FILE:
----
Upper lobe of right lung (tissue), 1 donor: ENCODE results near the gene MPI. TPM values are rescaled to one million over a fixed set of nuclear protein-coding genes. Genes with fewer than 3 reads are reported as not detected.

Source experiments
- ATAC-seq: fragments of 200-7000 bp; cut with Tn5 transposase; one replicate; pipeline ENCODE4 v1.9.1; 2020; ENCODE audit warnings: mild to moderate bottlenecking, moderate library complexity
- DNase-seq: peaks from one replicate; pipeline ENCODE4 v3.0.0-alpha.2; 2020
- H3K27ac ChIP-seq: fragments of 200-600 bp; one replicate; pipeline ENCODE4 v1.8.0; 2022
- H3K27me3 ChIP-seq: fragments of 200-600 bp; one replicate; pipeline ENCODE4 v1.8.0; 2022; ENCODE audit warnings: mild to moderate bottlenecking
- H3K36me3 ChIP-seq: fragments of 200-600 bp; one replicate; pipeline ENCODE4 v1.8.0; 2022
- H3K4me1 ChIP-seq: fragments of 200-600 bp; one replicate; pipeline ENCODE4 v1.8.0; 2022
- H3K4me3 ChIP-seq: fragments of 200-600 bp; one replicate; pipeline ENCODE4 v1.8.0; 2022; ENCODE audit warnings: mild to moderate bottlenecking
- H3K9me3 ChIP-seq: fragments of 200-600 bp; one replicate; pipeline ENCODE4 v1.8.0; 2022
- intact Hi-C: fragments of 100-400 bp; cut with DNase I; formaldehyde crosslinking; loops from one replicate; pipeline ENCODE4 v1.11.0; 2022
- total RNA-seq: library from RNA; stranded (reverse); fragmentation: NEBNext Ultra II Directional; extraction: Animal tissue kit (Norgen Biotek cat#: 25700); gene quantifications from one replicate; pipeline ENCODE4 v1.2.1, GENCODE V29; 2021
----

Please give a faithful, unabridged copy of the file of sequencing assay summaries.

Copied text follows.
Upper lobe of right lung (tissue), 1 donor: ENCODE results near the gene MPI. TPM values are rescaled to one million over a fixed set of nuclear protein-coding genes. Genes with fewer than 3 reads are reported as not detected.

Source experiments
- ATAC-seq: fragments of 200-7000 bp; cut with Tn5 transposase; one replicate; pipeline ENCODE4 v1.9.1; 2020; ENCODE audit warnings: mild to moderate bottlenecking, moderate library complexity
- DNase-seq: peaks from one replicate; pipeline ENCODE4 v3.0.0-alpha.2; 2020
- H3K27ac ChIP-seq: fragments of 200-600 bp; one replicate; pipeline ENCODE4 v1.8.0; 2022
- H3K27me3 ChIP-seq: fragments of 200-600 bp; one replicate; pipeline ENCODE4 v1.8.0; 2022; ENCODE audit warnings: mild to moderate bottlenecking
- H3K36me3 ChIP-seq: fragments of 200-600 bp; one replicate; pipeline ENCODE4 v1.8.0; 2022
- H3K4me1 ChIP-seq: fragments of 200-600 bp; one replicate; pipeline ENCODE4 v1.8.0; 2022
- H3K4me3 ChIP-seq: fragments of 200-600 bp; one replicate; pipeline ENCODE4 v1.8.0; 2022; ENCODE audit warnings: mild to moderate bottlenecking
- H3K9me3 ChIP-seq: fragments of 200-600 bp; one replicate; pipeline ENCODE4 v1.8.0; 2022
- intact Hi-C: fragments of 100-400 bp; cut with DNase I; formaldehyde crosslinking; loops from one replicate; pipeline ENCODE4 v1.11.0; 2022
- total RNA-seq: library from RNA; stranded (reverse); fragmentation: NEBNext Ultra II Directional; extraction: Animal tissue kit (Norgen Biotek cat#: 25700); gene quantifications from one replicate; pipeline ENCODE4 v1.2.1, GENCODE V29; 2021